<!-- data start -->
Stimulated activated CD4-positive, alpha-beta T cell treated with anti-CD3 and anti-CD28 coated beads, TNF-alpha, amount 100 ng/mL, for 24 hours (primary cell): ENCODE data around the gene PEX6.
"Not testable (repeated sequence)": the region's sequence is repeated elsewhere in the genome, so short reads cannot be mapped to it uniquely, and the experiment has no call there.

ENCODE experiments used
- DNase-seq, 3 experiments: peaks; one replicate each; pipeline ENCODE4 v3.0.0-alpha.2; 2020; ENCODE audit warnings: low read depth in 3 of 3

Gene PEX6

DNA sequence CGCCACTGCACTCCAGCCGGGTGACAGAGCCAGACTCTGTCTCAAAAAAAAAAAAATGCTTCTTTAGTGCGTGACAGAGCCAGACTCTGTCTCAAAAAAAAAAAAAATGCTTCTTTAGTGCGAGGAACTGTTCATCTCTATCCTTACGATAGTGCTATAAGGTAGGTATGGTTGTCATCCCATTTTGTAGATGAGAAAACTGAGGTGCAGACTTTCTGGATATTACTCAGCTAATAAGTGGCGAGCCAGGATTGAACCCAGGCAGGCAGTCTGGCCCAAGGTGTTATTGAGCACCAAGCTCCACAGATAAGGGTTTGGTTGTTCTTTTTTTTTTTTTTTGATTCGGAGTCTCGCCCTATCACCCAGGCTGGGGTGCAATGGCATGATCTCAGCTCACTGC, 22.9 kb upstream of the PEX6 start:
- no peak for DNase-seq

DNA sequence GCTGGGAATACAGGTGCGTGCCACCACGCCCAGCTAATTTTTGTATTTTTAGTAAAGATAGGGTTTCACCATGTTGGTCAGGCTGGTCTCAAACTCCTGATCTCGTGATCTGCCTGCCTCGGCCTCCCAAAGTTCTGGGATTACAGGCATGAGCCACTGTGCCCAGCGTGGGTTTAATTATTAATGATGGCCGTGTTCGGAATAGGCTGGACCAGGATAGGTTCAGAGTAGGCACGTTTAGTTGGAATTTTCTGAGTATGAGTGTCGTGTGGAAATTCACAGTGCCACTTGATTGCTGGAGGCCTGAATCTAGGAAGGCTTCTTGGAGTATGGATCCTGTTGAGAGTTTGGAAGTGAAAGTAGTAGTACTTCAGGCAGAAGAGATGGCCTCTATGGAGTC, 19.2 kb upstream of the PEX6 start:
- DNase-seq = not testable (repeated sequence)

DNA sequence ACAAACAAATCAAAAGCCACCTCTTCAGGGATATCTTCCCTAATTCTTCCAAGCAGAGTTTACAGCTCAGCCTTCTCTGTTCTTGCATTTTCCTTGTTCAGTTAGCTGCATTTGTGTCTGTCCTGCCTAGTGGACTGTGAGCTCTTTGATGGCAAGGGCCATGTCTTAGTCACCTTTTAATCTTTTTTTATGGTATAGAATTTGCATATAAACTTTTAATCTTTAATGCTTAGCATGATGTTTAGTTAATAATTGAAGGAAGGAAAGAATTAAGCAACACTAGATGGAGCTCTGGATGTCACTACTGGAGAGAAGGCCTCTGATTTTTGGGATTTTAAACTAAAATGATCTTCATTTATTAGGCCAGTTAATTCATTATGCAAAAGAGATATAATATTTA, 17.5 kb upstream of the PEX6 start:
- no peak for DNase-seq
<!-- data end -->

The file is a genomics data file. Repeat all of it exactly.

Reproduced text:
Stimulated activated CD4-positive, alpha-beta T cell treated with anti-CD3 and anti-CD28 coated beads, TNF-alpha, amount 100 ng/mL, for 24 hours (primary cell): ENCODE data around the gene PEX6.
"Not testable (repeated sequence)": the region's sequence is repeated elsewhere in the genome, so short reads cannot be mapped to it uniquely, and the experiment has no call there.

ENCODE experiments used
- DNase-seq, 3 experiments: peaks; one replicate each; pipeline ENCODE4 v3.0.0-alpha.2; 2020; ENCODE audit warnings: low read depth in 3 of 3

Gene PEX6

DNA sequence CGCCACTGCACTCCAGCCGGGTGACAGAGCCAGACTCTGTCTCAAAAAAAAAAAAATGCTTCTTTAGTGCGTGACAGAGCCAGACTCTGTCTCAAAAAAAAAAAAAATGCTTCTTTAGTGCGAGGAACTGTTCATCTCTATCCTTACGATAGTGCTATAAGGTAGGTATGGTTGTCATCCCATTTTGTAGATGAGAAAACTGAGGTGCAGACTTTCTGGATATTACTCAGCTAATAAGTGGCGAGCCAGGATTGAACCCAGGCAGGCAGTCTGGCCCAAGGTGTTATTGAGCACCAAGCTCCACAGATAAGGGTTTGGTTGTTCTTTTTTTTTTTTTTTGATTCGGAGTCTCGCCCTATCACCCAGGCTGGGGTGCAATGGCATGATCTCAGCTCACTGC, 22.9 kb upstream of the PEX6 start:
- no peak for DNase-seq

DNA sequence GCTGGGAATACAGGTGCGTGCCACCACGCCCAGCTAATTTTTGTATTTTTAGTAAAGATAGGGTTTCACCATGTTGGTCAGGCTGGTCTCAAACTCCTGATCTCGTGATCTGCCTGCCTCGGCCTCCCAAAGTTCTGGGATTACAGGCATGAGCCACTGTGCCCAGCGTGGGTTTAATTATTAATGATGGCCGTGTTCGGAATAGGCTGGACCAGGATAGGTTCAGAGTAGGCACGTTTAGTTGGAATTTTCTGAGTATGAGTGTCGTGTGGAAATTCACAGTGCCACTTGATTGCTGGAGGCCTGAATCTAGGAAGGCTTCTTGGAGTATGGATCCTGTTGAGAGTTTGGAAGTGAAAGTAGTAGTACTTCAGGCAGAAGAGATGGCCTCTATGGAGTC, 19.2 kb upstream of the PEX6 start:
- DNase-seq = not testable (repeated sequence)

DNA sequence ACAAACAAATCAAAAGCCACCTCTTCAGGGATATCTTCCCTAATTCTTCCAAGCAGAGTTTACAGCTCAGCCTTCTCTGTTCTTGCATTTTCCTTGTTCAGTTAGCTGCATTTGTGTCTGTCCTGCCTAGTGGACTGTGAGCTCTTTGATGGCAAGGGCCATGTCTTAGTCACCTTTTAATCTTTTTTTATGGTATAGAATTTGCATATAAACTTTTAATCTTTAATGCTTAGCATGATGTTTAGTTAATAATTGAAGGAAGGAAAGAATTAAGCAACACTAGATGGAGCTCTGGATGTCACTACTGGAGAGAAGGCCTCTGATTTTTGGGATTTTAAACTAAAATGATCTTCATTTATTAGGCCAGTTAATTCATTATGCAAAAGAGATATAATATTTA, 17.5 kb upstream of the PEX6 start:
- no peak for DNase-seq